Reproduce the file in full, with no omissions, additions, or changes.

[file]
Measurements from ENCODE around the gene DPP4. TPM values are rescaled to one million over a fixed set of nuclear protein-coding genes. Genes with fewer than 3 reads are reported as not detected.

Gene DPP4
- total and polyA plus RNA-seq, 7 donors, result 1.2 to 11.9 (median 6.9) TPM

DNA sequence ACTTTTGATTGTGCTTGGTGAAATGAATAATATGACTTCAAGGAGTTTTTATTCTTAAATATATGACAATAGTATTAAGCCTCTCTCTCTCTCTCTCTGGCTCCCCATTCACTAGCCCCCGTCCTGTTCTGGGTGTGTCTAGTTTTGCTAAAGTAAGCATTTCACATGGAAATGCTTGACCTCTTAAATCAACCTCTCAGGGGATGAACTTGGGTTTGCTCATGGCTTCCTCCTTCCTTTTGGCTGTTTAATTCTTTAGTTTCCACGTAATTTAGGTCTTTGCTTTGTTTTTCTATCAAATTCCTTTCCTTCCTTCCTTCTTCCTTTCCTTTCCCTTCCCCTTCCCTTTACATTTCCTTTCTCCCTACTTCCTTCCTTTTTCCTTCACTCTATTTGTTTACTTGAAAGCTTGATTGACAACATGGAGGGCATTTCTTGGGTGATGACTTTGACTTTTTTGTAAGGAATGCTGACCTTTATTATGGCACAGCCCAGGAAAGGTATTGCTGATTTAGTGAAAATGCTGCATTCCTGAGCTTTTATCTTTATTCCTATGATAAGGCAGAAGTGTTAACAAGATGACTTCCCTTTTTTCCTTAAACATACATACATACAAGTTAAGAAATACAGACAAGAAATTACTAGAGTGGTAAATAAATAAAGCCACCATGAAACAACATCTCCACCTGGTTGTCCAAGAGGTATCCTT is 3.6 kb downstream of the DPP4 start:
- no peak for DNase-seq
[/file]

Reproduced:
Measurements from ENCODE around the gene DPP4. TPM values are rescaled to one million over a fixed set of nuclear protein-coding genes. Genes with fewer than 3 reads are reported as not detected.

Gene DPP4
- total and polyA plus RNA-seq, 7 donors, result 1.2 to 11.9 (median 6.9) TPM

DNA sequence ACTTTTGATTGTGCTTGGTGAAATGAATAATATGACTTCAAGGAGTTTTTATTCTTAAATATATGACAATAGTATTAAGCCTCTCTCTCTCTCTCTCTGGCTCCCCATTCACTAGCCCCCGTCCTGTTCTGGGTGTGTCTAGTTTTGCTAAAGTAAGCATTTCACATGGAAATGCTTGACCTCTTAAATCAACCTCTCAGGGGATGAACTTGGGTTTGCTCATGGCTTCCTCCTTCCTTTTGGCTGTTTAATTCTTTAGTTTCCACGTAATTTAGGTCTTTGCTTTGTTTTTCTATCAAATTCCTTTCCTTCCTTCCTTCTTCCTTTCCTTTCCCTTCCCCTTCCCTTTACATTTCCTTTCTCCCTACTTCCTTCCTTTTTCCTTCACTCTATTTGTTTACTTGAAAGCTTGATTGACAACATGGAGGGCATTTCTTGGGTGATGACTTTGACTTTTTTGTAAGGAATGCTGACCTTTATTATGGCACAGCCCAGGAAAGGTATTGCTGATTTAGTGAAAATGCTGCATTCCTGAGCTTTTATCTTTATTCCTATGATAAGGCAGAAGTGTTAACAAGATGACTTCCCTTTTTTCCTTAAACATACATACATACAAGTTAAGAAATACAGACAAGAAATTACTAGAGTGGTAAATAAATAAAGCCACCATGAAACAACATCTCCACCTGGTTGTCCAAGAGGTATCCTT is 3.6 kb downstream of the DPP4 start:
- no peak for DNase-seq